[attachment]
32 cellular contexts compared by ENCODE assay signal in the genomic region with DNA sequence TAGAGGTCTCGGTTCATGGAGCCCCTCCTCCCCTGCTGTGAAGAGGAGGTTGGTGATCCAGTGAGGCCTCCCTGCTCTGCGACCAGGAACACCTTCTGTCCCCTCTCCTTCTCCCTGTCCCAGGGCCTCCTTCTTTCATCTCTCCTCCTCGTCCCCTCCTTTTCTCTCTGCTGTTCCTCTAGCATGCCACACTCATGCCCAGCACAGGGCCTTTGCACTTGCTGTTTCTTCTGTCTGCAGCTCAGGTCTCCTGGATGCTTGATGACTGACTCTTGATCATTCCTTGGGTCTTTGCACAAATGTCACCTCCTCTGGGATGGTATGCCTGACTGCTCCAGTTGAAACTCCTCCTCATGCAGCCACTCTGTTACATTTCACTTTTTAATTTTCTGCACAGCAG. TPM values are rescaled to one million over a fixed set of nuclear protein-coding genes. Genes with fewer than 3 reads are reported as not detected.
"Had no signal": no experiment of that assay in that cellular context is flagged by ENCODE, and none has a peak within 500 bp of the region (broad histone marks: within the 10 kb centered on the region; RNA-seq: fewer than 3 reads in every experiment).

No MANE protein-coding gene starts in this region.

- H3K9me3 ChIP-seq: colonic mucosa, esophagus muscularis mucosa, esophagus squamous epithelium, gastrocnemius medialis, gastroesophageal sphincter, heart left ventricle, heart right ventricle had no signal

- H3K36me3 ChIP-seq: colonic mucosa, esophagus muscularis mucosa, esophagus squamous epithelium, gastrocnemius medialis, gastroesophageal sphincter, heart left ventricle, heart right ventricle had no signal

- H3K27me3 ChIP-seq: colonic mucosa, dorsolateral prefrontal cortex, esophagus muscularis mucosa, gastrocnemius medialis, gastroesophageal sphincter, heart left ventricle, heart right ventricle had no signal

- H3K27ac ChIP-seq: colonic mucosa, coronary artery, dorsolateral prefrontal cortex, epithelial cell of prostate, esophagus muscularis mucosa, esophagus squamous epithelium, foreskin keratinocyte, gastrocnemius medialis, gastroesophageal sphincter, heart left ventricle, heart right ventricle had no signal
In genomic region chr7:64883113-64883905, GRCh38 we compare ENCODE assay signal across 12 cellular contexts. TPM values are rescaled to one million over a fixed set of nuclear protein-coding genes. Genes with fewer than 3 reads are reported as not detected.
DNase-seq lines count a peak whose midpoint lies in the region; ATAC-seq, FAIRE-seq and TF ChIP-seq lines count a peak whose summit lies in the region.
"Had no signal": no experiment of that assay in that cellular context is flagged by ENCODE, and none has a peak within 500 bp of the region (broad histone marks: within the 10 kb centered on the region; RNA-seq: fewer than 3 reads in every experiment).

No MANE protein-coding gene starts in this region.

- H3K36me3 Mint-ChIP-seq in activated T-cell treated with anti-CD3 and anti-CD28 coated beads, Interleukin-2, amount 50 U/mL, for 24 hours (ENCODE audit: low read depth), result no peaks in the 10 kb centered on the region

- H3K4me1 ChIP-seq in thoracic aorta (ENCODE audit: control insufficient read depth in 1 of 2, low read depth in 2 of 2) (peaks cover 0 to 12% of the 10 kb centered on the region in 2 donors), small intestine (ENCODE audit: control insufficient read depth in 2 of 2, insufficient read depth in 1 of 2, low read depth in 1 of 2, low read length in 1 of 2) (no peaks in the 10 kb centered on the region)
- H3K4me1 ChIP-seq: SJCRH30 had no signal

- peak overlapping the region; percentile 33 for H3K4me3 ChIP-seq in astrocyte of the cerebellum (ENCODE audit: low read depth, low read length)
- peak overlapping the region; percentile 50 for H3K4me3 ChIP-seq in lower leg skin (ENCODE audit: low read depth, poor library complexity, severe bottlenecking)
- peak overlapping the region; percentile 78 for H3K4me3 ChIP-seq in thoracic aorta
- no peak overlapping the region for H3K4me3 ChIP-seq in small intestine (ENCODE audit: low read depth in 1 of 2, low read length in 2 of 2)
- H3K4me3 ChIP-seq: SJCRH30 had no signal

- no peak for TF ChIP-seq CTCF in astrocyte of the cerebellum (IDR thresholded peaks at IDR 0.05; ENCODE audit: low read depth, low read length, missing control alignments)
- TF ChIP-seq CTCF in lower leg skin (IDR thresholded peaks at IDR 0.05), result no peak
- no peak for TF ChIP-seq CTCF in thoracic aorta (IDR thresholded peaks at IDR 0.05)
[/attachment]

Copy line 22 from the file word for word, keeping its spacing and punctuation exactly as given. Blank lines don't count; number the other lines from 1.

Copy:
- no peak for TF ChIP-seq CTCF in thoracic aorta (IDR thresholded peaks at IDR 0.05)